In the church/theology world there are a lot of crazy terms. Take for example…
ecclesiology (study of church)
eucharistic (relating to communion),
epiclesis (invoking God’s presence in communion)
A term I think a lot of us are familiar with, and still may find confusing (even for me at times), is discipleship. We know what it means to be a disciple – to be a student, i.e. the disciples that followed Jesus Christ. Not to just imitate Jesus Christ, but to learn from him, his life and ministry.
So then, what does discipleship mean at church, at Creekwood?
I am so glad you asked (I know I really did – j/k)…
I think there are a couple of ways to help guide us in answering that question.
First, as a body and community of faith – discipleship relates to how we are collectively learning to follow Jesus Christ today. A lot of this includes small groups, Sunday small groups, home groups, weekday groups, etc. One of the things I love about Wesleyan theology and history is our discipleship DNA connected to small groups. Back in England, during the rise and formation of the Early Methodists (1730s – 1750s) the backbone of the movement was embodied in small groups called “Class Meetings.” These meetings surrounded around groups of people, including women and men (scandalous for back then!), to meet in houses and encourage one another in their faith. These Classes meet weekly, if not more, and centered around each person “proclaiming the state of one’s soul” – essentially recapping where they felt close to God, when they felt distant, what they needed help and assistance in for the following week. People found a deep sincerity of faith and purpose, listening to and encouraging one another as a collective group.
In many ways, I think that emphasis of sharing the state of our souls with one another, to speak about where we are in life, where we see God at work, where we feel distance from God – in numerous ways that is at the heart of engaging in discipleship in a small group.
The other aspect of what discipleship embodies deals with connecting to the other parts of the church and our life outside of church. We don’t practice discipleship in a vacuum, just as we don’t worship for the purpose of checking off a weekly to-do to appease God. Rather, discipleship, informs our experience in worship, as worship informs how we share with others in discipleship. That extends to what we do throughout the week, with our families, our work, our friends, every aspect of life.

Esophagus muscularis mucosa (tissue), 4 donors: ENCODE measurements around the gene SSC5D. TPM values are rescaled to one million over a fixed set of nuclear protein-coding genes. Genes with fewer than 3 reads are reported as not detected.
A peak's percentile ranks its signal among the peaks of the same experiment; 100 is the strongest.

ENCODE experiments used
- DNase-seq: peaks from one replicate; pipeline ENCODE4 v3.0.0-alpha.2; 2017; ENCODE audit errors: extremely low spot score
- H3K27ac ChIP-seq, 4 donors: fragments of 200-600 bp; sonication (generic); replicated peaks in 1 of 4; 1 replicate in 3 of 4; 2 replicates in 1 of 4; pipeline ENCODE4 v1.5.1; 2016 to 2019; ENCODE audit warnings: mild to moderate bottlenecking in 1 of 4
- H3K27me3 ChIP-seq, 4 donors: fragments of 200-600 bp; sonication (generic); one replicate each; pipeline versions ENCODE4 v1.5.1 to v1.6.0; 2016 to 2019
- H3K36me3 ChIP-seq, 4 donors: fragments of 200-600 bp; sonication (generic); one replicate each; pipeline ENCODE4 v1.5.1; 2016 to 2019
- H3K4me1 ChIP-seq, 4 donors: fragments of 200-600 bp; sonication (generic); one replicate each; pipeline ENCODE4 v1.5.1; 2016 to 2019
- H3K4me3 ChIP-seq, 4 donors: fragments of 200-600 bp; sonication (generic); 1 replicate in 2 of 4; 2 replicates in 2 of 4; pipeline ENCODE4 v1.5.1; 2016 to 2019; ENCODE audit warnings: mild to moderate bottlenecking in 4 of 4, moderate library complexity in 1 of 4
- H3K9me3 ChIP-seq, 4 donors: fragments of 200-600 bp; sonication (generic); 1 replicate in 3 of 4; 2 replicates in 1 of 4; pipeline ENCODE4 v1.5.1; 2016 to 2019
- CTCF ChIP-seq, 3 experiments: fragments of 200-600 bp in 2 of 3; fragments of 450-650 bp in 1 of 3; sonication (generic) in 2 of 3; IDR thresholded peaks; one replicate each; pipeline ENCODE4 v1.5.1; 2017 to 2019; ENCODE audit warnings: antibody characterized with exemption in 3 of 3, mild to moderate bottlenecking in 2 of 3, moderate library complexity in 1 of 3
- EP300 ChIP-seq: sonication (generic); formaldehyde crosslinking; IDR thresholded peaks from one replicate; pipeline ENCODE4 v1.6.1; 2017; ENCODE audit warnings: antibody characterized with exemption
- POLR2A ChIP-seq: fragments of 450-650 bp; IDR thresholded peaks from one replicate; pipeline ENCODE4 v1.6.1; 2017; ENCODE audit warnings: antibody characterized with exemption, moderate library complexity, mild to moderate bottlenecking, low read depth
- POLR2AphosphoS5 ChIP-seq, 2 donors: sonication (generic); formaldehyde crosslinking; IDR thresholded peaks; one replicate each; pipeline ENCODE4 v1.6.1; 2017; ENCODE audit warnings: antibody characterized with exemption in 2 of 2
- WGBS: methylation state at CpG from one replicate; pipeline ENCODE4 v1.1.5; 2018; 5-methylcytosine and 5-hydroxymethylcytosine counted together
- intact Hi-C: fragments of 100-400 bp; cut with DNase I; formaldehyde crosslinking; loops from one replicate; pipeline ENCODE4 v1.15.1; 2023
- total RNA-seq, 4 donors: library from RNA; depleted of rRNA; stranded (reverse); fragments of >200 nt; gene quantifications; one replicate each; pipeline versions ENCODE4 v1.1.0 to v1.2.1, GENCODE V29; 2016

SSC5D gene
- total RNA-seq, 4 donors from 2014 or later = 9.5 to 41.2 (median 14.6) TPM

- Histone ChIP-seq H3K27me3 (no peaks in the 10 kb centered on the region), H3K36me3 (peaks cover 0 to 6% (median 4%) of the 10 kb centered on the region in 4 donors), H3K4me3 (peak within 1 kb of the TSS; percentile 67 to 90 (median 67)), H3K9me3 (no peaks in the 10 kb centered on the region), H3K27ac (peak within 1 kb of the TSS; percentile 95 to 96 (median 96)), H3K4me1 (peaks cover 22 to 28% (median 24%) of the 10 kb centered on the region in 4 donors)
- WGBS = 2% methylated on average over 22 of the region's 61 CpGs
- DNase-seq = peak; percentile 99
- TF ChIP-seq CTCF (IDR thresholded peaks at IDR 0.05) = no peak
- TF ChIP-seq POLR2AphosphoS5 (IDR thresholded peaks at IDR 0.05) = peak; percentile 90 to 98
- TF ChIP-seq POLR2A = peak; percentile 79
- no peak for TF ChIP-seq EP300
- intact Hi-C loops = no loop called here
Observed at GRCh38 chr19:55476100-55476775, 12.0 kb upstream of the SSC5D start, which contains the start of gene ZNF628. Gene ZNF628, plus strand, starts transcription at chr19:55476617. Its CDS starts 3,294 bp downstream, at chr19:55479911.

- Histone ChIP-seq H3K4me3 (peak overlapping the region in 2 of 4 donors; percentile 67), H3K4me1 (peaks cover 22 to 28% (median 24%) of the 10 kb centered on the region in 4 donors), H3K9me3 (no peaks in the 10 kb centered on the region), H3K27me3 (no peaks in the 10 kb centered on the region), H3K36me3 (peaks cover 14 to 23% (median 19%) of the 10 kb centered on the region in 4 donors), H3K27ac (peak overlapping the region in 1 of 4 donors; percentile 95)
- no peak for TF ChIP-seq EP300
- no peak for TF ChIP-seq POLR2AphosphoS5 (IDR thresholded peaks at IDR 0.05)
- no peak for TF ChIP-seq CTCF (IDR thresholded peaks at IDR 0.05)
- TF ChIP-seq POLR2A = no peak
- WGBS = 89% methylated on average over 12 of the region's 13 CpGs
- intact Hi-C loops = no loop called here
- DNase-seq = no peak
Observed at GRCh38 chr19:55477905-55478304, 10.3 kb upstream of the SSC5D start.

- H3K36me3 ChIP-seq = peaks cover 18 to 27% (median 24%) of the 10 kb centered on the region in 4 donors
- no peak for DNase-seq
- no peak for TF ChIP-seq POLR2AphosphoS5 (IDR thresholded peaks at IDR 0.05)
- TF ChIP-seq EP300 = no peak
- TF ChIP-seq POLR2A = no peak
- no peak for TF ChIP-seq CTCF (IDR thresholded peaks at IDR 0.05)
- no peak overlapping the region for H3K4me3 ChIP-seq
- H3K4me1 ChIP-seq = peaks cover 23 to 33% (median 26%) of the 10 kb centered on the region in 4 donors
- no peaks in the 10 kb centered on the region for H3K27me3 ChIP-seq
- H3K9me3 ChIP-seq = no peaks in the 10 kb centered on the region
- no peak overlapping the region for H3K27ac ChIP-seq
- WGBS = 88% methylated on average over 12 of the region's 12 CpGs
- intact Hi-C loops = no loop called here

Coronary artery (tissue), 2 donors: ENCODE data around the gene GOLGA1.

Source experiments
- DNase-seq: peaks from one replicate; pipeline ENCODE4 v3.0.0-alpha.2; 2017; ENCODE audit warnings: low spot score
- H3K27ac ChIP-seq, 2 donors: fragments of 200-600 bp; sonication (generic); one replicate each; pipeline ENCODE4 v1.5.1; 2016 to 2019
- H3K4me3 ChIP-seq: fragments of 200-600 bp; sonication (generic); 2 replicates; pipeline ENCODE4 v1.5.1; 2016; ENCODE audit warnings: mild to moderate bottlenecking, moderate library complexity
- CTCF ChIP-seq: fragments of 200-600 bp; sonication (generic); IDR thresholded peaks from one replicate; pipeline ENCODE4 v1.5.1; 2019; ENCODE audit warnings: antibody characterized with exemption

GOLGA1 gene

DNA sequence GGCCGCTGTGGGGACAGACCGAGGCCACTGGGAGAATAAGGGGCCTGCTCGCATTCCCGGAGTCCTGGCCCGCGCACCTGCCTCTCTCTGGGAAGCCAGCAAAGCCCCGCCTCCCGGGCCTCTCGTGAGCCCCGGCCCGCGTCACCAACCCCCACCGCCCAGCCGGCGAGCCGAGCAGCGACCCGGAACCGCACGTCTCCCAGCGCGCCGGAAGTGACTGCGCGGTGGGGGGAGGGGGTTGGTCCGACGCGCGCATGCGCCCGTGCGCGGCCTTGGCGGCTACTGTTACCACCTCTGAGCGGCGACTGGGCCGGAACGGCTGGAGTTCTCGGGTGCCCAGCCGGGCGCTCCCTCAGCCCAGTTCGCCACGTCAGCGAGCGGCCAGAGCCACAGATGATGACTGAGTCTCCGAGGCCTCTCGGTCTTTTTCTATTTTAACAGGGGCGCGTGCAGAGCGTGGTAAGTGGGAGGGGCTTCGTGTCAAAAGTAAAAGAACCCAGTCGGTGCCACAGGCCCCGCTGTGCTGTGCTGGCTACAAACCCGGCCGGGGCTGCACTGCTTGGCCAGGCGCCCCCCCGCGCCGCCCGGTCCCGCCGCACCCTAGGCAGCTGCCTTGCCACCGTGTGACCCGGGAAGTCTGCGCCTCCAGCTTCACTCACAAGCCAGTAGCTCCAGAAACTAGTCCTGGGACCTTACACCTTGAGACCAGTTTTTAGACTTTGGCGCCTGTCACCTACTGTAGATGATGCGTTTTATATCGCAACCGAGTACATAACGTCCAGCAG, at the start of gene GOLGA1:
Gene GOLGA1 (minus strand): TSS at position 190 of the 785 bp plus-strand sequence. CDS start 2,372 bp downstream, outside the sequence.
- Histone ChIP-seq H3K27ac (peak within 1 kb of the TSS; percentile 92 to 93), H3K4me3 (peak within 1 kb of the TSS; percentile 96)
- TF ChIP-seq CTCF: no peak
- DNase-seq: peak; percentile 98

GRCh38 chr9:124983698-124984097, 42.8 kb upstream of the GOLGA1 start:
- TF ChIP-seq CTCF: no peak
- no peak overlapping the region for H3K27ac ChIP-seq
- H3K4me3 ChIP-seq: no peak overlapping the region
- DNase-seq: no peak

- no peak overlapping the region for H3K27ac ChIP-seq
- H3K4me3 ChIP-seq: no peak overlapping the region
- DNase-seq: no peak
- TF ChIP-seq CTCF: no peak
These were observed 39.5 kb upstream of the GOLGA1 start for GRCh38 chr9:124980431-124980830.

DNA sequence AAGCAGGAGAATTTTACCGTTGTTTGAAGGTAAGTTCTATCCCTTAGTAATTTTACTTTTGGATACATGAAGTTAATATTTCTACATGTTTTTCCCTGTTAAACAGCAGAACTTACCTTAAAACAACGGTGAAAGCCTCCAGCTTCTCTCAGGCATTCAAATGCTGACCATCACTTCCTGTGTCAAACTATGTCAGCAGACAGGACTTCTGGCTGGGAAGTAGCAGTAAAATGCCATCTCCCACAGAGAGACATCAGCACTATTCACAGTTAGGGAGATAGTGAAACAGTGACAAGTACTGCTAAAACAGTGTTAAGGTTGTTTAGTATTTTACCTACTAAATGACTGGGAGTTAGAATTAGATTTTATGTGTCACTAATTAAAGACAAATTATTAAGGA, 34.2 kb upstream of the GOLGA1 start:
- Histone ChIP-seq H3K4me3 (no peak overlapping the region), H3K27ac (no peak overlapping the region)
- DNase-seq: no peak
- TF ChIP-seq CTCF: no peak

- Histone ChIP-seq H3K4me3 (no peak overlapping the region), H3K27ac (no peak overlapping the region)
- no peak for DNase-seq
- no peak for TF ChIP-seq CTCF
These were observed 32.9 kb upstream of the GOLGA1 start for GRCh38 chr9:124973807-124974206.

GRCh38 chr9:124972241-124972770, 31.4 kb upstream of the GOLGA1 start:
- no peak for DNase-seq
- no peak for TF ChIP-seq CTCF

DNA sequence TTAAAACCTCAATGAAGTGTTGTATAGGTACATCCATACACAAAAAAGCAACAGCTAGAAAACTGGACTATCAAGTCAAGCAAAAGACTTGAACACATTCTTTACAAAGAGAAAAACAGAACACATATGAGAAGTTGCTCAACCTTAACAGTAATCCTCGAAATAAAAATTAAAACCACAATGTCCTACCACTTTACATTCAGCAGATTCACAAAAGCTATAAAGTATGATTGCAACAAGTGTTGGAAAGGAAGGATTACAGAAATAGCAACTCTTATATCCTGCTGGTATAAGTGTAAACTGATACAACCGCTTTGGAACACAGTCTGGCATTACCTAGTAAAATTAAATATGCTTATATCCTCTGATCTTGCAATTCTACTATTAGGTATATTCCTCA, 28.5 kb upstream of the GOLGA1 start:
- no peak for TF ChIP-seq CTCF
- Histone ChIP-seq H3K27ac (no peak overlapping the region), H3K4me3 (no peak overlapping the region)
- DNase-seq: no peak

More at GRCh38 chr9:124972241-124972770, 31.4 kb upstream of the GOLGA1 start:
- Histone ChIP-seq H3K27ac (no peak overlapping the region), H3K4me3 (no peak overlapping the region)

If discipleship entails learning how to follow Jesus as a collective body and connecting ourselves to holistically experience God in worship, missions, daily-life, then I think we have found an answer to our question.
At Creekwood, we currently have numerous small groups that meet on Sundays, and throughout the week. Each group answers that question of discipleship in their own unique ways, whether you are a Nester (young adults/parents raising kids) or Empty Nester (parents with kids out of the house). Or if you are an Agape (multigenerational class growing in faith together) or a Celebrator (class of older adults studying and guiding each other in love). You could be a Wesley, FaithWork, Life-Perspective, or even a yet-to-be-discoverer (new groups).
Here are two new groups we are launching at Creekwood
First, this Lent, specifically March 9th – April 6th, we will be hosting a Women’s Study on Wednesdays at 7pm led by Pastor Keri Lynn in room 109/110
This group will explore our church-wide Lent curriculum, which will be a discussion based study on the theme of prayer. Not just prayer in a solely speaking verbally to God manner, but exploring the various and unique expressions of how we can communicate to God and how God yearns to communicates with us.
If you are interested please email Keri Lynn.
Second, Staring March 27th we will be launching a new weekly Sunday small group called “Sojourners”
Sojourners is a class open to everyone, whether visiting, new, or current members at Creekwood. The purpose of the class is to connect and grow deeper in faith with one another as we look at faith related to our wider world. To “sojourn” is to visit a particular place, or for this class, a particular topic, and explore how it relates to our lives.
Each week we’ll take a topic from a video lesson, i.e. TED Talks, YouTube clips, other curriculum – and discern how such topics (like relationships, being an introvert, shame, sports, and more) intersect with our wider culture, ourselves, and our faith.
If you are interested in joining Sojourners, stop by any Sunday we meet at 9:45am in Room 104
Or for any other questions or information, please reach out to Adam.
Look forward to journeying with you as we seek to grow deeper roots in our love for God and one another…
Pastor Adam White